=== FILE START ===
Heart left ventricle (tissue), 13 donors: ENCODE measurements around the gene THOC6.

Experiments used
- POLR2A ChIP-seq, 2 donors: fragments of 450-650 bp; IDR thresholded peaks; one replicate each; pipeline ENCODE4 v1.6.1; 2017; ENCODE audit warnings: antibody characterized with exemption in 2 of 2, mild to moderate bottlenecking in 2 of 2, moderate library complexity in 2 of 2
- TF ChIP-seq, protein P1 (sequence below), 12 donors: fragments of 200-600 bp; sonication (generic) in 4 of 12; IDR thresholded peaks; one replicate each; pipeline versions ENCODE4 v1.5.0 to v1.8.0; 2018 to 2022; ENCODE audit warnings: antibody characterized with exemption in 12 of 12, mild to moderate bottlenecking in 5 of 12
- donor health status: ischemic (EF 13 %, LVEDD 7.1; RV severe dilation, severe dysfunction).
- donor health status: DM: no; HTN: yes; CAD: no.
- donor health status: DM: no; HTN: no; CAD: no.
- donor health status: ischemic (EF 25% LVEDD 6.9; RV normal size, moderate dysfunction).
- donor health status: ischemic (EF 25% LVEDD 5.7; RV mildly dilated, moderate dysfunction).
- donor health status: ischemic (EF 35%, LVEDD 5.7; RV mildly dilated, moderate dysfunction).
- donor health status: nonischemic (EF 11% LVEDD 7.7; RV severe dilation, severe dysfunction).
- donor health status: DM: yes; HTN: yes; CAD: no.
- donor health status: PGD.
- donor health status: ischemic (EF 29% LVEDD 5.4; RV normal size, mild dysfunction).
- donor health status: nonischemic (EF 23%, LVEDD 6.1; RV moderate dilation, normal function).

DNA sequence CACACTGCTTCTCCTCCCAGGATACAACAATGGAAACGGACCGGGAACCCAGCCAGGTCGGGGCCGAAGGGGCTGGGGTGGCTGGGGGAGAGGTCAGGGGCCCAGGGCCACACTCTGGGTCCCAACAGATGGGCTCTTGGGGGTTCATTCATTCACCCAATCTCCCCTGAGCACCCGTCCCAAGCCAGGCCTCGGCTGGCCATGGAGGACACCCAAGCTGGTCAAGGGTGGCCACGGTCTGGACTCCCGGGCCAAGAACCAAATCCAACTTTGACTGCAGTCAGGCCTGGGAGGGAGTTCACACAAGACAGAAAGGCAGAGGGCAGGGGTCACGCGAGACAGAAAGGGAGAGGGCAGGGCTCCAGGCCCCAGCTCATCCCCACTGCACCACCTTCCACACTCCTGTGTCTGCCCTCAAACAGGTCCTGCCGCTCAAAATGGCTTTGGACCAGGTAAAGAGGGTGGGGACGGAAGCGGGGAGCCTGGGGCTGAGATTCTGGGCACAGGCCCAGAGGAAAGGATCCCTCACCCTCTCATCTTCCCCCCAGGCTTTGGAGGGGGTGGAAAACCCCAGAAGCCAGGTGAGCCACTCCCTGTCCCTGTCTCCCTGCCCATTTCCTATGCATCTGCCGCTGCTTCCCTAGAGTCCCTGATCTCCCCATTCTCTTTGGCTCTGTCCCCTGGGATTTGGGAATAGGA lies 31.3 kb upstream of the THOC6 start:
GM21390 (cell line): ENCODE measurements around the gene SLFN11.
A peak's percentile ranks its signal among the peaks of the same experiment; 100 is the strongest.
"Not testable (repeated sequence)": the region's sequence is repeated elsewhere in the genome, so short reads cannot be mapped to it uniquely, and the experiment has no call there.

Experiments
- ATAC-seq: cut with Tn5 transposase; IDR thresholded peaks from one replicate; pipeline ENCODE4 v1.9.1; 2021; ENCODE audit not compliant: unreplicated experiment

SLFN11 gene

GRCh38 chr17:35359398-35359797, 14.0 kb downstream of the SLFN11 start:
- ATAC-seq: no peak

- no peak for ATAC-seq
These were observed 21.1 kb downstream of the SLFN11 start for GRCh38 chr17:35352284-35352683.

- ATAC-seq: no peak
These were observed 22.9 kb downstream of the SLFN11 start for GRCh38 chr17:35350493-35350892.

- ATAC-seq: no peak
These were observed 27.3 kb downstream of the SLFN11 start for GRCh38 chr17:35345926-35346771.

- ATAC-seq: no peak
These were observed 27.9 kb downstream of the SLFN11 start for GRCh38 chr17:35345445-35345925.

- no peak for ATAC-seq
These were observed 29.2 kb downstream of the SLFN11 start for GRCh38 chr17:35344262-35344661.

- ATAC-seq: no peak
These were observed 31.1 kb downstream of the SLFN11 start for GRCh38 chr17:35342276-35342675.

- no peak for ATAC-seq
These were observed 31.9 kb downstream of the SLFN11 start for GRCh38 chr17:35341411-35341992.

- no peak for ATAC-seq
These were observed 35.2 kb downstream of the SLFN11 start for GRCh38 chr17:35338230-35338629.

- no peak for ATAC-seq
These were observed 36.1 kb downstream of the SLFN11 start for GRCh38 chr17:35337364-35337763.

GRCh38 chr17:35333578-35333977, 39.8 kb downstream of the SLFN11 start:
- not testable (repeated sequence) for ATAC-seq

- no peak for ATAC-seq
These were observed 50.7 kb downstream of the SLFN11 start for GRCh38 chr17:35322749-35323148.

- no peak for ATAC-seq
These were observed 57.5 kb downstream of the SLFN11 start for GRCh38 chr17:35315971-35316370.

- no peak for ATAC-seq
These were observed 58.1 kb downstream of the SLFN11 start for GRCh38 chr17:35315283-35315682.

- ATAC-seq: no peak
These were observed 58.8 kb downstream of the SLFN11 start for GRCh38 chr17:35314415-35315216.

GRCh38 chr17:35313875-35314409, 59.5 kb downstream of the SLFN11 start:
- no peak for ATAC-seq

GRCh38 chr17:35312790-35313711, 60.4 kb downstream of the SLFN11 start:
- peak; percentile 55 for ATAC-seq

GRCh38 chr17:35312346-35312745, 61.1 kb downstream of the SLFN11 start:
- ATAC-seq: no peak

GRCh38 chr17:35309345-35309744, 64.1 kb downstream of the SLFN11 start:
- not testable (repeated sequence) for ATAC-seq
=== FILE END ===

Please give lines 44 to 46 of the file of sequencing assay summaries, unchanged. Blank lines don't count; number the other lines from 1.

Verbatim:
- not testable (repeated sequence) for ATAC-seq

- no peak for ATAC-seq
These were observed 50.7 kb downstream of the SLFN11 start for GRCh38 chr17:35322749-35323148.